Clinical Cases

The Missing Equation: Transgenerational Trauma

Homeopath Elizabeth Adalian shares her insights into using remedies to ameliorate transgenerational trauma.

This is a portrayal of a collective family treatment based on ancestral trauma. All three members of the two surviving generations treated, responded to different derivatives of the same remedy.

Often, when one member of a family is brought for treatment the ‘pivot of distress’ does not necessarily lie within that patient. This means that the influence of the family dynamic, if damaging, acts as a ‘maintaining cause’. I believe this is often an overlooked feature in case taking in homeopathy, particularly with the recent understanding of ‘epigenetics’, i.e. how trauma can be transmitted in gene expression through the generations without directly affecting the DNA. This toxic influence filters significantly into the miasmatic load one is treating.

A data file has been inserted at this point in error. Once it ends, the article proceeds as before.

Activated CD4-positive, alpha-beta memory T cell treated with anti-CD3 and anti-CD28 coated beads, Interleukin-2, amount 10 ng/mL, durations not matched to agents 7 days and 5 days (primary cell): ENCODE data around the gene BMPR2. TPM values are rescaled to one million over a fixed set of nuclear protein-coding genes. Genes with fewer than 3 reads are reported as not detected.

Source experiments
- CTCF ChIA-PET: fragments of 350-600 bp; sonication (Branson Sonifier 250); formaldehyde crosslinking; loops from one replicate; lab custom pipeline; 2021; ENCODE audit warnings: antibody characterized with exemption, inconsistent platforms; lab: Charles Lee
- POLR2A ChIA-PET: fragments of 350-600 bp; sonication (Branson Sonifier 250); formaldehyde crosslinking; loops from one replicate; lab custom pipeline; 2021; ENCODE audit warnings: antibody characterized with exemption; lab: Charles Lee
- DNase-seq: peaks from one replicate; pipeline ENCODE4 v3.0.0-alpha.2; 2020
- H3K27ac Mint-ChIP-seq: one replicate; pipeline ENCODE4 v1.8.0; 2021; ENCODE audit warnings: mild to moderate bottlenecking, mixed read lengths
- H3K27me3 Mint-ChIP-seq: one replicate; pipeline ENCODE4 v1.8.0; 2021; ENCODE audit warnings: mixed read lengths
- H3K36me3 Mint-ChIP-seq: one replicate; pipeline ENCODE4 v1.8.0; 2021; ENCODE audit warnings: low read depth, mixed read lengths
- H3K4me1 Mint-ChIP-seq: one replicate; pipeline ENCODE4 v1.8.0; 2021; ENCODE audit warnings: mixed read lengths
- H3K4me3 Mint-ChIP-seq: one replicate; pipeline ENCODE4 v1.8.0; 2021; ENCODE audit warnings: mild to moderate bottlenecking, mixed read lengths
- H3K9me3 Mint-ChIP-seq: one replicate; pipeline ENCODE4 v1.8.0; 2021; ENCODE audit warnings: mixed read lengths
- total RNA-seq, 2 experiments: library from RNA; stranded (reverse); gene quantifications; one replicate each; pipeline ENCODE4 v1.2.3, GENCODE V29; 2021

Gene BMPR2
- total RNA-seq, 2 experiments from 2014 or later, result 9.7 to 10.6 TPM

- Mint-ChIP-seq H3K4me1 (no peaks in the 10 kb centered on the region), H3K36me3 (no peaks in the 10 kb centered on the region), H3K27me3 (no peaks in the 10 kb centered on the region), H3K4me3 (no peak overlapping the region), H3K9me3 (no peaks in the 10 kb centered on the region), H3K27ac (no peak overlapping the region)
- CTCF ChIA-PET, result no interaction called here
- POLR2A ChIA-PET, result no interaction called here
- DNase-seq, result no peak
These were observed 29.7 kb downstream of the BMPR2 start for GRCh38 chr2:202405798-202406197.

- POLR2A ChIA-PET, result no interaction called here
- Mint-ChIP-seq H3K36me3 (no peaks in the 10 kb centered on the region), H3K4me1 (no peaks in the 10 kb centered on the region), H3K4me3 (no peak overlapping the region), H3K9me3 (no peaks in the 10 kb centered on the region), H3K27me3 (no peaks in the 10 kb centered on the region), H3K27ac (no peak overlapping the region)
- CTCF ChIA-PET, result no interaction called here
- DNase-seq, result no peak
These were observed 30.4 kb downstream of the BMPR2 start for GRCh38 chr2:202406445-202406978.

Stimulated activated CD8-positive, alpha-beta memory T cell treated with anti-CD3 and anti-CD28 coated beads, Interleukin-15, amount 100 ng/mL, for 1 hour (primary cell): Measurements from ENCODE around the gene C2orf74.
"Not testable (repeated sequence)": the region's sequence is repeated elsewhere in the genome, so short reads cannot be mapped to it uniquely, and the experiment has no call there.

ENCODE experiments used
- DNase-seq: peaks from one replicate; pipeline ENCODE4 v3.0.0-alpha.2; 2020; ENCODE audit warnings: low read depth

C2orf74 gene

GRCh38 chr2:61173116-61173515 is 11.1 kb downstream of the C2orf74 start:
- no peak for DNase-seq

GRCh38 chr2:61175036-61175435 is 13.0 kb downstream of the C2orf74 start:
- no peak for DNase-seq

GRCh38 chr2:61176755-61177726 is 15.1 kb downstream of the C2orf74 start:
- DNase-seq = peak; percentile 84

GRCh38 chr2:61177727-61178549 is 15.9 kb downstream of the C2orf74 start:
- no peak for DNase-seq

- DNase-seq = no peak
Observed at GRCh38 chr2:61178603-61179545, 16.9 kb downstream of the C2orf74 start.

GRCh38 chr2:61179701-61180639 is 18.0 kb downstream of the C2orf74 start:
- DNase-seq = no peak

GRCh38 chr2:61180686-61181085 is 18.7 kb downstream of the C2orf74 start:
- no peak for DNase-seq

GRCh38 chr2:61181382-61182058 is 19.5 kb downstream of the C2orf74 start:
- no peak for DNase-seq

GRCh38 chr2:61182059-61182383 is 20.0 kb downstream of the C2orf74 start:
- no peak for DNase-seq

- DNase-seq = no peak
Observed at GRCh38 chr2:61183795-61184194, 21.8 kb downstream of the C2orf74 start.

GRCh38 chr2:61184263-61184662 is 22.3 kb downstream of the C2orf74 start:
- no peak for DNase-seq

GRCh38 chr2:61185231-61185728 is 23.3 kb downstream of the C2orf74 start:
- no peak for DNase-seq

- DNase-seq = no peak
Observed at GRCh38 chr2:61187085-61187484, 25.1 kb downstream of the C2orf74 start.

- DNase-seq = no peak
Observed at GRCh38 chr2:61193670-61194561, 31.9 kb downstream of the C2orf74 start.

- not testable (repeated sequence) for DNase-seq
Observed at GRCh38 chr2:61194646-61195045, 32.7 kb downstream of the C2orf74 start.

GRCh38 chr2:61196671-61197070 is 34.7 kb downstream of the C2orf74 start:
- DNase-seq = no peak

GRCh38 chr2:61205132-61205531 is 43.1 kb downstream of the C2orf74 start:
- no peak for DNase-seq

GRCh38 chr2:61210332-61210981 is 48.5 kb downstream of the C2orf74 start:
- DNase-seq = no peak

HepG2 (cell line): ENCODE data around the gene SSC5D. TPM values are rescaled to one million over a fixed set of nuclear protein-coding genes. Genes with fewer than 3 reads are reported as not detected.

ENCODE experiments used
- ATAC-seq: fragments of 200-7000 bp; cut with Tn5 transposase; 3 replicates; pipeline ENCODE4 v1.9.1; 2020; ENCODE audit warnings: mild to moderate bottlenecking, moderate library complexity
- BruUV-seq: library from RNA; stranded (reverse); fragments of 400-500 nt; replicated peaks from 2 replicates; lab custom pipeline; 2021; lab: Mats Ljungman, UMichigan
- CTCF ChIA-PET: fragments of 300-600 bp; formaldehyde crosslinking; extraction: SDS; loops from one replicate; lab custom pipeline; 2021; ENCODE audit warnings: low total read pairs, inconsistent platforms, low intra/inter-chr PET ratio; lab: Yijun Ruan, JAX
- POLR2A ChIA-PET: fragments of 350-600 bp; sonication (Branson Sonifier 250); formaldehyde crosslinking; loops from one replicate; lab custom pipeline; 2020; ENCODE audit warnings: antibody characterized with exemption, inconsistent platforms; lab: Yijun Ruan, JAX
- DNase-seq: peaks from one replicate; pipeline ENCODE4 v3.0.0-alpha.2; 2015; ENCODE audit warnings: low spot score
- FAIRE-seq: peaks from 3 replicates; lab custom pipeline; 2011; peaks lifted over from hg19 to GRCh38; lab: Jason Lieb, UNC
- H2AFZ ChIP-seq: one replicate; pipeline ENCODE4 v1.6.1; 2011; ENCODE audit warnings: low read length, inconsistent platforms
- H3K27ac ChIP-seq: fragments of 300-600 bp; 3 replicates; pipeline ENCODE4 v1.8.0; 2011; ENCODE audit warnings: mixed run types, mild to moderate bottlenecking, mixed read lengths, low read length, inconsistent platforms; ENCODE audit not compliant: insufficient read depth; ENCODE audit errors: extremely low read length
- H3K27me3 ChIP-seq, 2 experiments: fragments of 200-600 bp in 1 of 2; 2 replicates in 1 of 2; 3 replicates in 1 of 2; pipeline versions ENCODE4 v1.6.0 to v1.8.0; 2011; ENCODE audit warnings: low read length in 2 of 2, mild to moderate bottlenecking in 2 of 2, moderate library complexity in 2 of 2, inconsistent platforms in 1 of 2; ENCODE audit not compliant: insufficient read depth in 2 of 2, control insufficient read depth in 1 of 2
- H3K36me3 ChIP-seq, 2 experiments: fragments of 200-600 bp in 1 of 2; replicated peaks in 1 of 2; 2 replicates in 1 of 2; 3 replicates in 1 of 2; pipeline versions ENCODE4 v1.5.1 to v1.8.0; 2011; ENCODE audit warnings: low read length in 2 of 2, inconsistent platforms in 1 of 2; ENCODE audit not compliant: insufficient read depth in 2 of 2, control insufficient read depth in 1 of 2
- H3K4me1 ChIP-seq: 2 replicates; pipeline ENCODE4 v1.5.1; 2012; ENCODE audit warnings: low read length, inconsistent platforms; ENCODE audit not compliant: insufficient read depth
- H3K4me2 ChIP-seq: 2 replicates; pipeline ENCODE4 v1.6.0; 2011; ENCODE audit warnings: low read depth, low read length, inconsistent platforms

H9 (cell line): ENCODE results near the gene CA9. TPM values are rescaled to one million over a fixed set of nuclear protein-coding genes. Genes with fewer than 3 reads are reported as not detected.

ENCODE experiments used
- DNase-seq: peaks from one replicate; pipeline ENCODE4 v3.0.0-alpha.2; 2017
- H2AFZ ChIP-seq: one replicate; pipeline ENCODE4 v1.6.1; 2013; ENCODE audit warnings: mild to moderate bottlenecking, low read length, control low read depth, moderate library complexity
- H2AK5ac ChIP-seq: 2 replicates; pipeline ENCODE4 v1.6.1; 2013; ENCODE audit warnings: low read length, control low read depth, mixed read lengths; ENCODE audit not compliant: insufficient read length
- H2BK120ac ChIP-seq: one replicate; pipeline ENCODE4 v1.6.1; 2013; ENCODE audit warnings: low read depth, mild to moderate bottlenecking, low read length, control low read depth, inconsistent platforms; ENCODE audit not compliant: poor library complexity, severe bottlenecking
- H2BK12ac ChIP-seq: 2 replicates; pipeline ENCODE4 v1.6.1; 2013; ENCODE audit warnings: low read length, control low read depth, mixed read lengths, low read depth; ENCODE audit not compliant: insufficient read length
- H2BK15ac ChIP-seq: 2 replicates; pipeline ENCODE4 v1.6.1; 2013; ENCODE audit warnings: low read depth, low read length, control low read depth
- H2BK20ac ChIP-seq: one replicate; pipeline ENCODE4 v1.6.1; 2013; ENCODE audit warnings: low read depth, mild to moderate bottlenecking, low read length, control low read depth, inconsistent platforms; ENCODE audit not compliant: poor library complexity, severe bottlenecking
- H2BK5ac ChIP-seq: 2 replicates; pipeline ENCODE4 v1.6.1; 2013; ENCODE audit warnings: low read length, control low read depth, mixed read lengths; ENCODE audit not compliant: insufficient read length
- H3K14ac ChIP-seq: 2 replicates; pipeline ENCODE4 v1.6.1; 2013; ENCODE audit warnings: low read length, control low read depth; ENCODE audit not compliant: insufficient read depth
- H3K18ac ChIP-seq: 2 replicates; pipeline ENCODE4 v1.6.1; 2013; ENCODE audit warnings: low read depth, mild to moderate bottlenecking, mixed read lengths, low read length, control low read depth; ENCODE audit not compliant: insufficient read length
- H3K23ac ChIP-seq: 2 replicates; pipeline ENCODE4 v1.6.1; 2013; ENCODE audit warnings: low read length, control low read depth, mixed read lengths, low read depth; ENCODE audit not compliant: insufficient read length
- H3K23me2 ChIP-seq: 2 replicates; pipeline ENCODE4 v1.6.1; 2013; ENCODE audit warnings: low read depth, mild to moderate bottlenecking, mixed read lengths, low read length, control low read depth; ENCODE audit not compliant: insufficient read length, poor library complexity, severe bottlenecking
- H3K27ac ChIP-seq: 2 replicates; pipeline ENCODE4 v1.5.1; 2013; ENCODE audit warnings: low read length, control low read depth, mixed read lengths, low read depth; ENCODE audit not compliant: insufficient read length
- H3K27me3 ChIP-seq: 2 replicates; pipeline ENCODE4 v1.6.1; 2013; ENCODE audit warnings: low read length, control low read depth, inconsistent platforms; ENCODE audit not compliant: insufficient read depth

The remedy – Carcinocin – and the miasm it represents – is a classic example of a nosode that applies to this phenomenon. It is often mentioned in teaching that survivors of the Holocaust resonate with this remedy, with all the fear and guilt that every influence perpetuates. This makes sense as Carcinocin is a combination of all the three major miasms incorporating, Medorrhinum, Syphilinum, and Tuberculinum.